A nighttime murder took place in 1991 in Linwood, California. Half a dozen teenaged eyewitnesses picked a man out of a lineup and he was eventually convicted. No gun was ever found, no vehicle was identified, and no person was ever charged with driving the vehicle.

For two decades, the convicted man – Francisco Carrillo – maintained his innocence. Eventually, forensic psychologist Scott Fraser got involved. He reconstructed the crime scene with a focus on the lighting. He convinced the judge that the eyewitnesses could not possibly have seen the shooter in the dark well enough to identify him; the witnesses’ color perception would have been limited and depth of field would have been no more than 18 inches.

As a result, Carrillo’s murder conviction was overturned and he was released from prison after nearly 20 years.

Scott Fraser told this story in a TEDx talk posted in September 2012, “Why Eyewitnesses Get It Wrong.” Fraser described how even close-up eyewitnesses can create “memories” they could not possibly have experienced. He explained an important characteristic of human memory: the brain only records bits and pieces of an event or experience.

The different bits are stored in different parts of the brain. When we recall those bits and pieces, we have partial recall at best. From inference and speculation and observations that took place after the event, the brain fills in information that was not originally stored there. Our memories – all our memories – are reconstructed.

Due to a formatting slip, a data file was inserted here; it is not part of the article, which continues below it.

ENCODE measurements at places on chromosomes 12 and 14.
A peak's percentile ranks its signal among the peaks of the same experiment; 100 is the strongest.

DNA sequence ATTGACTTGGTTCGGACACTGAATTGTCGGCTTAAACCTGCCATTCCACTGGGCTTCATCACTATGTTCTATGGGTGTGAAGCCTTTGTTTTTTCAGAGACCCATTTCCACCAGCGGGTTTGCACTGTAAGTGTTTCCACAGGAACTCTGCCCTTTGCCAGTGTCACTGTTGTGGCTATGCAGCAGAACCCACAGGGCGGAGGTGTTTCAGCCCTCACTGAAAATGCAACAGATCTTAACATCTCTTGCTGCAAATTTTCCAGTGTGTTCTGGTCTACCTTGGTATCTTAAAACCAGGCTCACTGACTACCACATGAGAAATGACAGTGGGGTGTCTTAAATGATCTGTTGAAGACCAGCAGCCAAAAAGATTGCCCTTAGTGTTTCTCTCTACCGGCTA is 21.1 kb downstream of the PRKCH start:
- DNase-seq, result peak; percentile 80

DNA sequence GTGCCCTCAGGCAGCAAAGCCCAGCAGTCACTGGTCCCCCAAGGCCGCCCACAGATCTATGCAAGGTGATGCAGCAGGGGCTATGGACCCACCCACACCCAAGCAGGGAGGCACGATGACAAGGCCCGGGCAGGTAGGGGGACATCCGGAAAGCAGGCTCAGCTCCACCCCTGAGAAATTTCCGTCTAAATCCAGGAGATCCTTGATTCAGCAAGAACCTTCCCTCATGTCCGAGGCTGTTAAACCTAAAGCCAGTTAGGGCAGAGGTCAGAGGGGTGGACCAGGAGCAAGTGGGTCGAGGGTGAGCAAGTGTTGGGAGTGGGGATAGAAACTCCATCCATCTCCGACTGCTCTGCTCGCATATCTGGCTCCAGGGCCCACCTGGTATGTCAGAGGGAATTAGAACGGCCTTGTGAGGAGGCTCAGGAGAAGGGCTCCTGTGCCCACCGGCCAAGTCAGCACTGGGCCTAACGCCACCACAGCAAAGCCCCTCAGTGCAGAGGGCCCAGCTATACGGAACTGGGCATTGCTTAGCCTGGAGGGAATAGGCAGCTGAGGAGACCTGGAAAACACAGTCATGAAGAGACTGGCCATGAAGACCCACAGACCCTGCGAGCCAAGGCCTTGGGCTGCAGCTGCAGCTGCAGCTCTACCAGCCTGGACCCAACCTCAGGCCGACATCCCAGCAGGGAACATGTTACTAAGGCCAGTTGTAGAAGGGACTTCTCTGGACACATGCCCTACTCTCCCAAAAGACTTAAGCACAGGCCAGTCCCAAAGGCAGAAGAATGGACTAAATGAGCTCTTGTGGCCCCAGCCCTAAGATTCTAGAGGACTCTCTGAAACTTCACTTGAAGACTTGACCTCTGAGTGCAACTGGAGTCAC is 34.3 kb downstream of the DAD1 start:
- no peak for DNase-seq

Reconstructed memories are a combination of an event and everything that has occurred after the event. They are reconstructed every time we think of them. As a result they can change over time. Therefore, the accuracy of a memory can’t be measured by how vivid it is nor how certain we are that it is correct.

In this TEDx talk, Fraser made a couple of recommendations for the criminal justice system. As I was listening to him I thought that these apply to business decisions just as much as to the law. Fraser identified two things are really important for decision making:

  • Hard data. Fraser urged us all to be cautious about the accuracy of the memories we know deep in our hearts to be true. Memories are dynamic, malleable, and volatile. When it comes to workplace decisions, these decisions are very often made based on eyewitness accounts, in essence – on the experience and persuasiveness of people. If all our memories – all our experiences – are reconstructed, our business decisions are just screaming for a more objective rationale. And that rationale is the evidence that comes from hard data.
  • Analytical skills. Fraser advocates for bringing more science into the courtroom by emphasizing science, technology, engineering, and mathematics in law schools. After all, it is law school graduates who become judges. The same is true for business decision making. The volume of data available for use in decision making is ballooning and analytical skills are required to make sense of it. By this I don’t mean we all have to become data scientists. But we need to be able to apply logical thinking to the gathering and assessment of information. We need to be able to ask the right questions.

Which initiatives should we invest in? Where should we open a new retail store? What is the best way to retain our most profitable customers? How can we reduce inventory costs? By using analytical skills and basing decisions upon a combination of hard data and experience we are best positioned to avoid big mistakes – some of which could be as significant as sending the wrong guy to jail.